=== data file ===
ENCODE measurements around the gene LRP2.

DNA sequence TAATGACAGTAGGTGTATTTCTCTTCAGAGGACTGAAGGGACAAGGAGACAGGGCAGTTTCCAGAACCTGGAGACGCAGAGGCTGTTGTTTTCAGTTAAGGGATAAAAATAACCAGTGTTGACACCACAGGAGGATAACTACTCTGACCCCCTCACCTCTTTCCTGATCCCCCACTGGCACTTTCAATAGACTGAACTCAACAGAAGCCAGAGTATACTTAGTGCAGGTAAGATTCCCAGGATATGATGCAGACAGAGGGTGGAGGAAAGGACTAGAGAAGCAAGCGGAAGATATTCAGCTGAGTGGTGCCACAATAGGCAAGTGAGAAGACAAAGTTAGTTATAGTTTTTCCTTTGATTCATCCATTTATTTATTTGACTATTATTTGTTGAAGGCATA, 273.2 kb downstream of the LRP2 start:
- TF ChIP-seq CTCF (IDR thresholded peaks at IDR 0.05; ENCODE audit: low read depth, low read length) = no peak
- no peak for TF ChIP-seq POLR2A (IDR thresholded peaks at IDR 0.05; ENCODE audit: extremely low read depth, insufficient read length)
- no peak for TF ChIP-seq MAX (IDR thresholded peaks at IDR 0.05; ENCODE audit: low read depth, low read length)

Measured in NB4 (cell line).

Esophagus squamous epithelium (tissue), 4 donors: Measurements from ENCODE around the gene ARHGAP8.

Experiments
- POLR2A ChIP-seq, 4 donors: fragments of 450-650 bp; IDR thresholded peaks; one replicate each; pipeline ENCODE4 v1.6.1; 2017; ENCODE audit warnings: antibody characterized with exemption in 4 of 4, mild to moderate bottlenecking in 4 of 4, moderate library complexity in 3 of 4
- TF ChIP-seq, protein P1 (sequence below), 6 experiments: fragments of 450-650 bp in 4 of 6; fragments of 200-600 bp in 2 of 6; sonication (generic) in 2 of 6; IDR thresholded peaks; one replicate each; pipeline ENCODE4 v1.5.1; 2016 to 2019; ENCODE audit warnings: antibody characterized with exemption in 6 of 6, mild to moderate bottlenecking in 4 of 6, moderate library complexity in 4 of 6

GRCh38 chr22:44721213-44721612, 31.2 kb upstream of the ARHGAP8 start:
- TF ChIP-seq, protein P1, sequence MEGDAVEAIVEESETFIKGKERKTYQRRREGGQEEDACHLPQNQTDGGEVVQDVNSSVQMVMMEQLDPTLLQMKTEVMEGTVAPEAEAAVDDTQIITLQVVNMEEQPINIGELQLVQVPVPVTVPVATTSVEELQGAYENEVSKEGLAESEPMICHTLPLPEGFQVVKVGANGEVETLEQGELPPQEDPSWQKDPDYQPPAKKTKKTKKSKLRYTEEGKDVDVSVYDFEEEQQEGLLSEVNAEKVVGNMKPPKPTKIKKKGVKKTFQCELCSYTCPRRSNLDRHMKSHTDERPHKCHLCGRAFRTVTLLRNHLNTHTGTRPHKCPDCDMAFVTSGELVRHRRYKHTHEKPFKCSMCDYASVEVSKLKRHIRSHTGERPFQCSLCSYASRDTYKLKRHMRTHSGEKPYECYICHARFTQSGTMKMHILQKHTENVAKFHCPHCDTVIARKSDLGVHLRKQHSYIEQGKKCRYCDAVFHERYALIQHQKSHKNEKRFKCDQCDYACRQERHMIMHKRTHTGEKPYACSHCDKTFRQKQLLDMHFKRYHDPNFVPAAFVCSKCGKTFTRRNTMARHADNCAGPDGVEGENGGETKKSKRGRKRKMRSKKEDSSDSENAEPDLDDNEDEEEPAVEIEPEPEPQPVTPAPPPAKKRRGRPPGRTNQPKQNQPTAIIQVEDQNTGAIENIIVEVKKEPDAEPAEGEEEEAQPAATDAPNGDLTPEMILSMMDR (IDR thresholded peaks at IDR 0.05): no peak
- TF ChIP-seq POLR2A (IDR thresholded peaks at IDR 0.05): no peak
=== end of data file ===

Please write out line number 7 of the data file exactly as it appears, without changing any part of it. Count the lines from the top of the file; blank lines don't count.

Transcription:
Esophagus squamous epithelium (tissue), 4 donors: Measurements from ENCODE around the gene ARHGAP8.